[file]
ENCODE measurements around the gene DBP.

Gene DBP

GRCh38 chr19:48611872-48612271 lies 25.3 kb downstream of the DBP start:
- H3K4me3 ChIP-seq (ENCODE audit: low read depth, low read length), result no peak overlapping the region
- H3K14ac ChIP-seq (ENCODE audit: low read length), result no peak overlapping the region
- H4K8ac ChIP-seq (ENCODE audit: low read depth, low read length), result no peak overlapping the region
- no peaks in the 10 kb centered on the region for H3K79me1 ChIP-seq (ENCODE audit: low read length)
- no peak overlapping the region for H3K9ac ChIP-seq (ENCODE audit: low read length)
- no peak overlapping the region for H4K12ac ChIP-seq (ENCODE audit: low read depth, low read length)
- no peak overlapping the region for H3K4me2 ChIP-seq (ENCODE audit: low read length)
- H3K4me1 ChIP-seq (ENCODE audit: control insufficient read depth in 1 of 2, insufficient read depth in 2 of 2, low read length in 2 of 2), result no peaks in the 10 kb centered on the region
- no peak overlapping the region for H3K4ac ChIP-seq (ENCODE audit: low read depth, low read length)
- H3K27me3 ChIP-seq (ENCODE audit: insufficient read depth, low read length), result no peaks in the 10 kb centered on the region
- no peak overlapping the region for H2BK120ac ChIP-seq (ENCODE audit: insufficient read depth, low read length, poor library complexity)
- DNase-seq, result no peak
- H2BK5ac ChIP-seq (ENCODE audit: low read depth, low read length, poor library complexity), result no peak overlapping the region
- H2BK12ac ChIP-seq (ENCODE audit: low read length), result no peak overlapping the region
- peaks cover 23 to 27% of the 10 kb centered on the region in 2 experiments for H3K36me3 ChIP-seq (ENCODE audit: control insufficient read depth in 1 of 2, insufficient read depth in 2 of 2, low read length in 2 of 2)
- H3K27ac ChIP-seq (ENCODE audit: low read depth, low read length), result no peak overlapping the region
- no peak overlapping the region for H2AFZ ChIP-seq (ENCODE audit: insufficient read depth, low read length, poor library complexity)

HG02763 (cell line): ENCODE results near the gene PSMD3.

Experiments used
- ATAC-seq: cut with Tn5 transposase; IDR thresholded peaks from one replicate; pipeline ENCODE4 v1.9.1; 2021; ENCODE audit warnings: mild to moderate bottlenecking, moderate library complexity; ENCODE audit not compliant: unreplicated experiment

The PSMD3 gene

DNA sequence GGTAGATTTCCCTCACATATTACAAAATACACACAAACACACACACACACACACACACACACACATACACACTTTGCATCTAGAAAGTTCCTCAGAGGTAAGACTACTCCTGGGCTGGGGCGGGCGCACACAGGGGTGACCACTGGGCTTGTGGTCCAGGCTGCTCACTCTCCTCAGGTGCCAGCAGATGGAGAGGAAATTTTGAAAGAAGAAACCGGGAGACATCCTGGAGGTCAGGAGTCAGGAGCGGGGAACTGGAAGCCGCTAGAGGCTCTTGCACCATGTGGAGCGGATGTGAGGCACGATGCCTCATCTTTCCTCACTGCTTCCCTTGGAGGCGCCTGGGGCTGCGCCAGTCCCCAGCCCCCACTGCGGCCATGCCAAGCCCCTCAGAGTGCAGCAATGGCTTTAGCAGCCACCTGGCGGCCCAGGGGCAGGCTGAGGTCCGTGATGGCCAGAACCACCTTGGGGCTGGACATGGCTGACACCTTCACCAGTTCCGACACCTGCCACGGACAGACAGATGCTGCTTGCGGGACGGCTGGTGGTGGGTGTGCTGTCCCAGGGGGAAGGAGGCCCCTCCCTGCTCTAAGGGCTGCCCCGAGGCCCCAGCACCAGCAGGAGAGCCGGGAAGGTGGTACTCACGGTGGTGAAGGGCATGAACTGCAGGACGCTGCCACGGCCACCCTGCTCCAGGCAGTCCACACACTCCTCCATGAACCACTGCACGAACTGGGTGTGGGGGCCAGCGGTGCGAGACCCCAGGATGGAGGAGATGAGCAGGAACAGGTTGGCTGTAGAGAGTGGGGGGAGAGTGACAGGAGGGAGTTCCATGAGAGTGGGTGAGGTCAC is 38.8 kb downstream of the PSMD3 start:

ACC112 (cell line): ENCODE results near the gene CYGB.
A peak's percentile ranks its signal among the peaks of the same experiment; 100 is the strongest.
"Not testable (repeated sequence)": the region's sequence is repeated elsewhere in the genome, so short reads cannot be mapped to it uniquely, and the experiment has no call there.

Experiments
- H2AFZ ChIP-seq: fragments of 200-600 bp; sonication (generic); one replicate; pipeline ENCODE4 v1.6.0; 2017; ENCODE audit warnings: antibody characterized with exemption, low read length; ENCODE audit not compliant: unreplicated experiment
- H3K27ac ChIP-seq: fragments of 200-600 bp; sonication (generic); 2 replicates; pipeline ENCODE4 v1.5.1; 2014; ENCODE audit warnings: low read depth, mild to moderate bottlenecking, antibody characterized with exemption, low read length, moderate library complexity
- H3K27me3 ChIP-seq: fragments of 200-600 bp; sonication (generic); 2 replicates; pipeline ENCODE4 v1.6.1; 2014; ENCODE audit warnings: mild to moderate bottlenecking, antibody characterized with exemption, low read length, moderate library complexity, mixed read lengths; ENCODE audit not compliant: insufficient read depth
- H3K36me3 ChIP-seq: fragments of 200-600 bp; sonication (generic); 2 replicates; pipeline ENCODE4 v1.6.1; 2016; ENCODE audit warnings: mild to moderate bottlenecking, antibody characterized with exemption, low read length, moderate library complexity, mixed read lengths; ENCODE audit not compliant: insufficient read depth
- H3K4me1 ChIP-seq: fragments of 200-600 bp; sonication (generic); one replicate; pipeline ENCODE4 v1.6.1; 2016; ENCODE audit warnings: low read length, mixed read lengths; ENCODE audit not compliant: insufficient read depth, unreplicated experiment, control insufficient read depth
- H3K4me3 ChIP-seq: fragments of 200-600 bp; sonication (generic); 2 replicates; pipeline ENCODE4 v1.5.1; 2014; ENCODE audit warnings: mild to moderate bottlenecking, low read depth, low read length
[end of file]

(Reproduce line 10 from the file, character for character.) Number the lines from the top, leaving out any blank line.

- no peak overlapping the region for H3K4me2 ChIP-seq (ENCODE audit: low read length)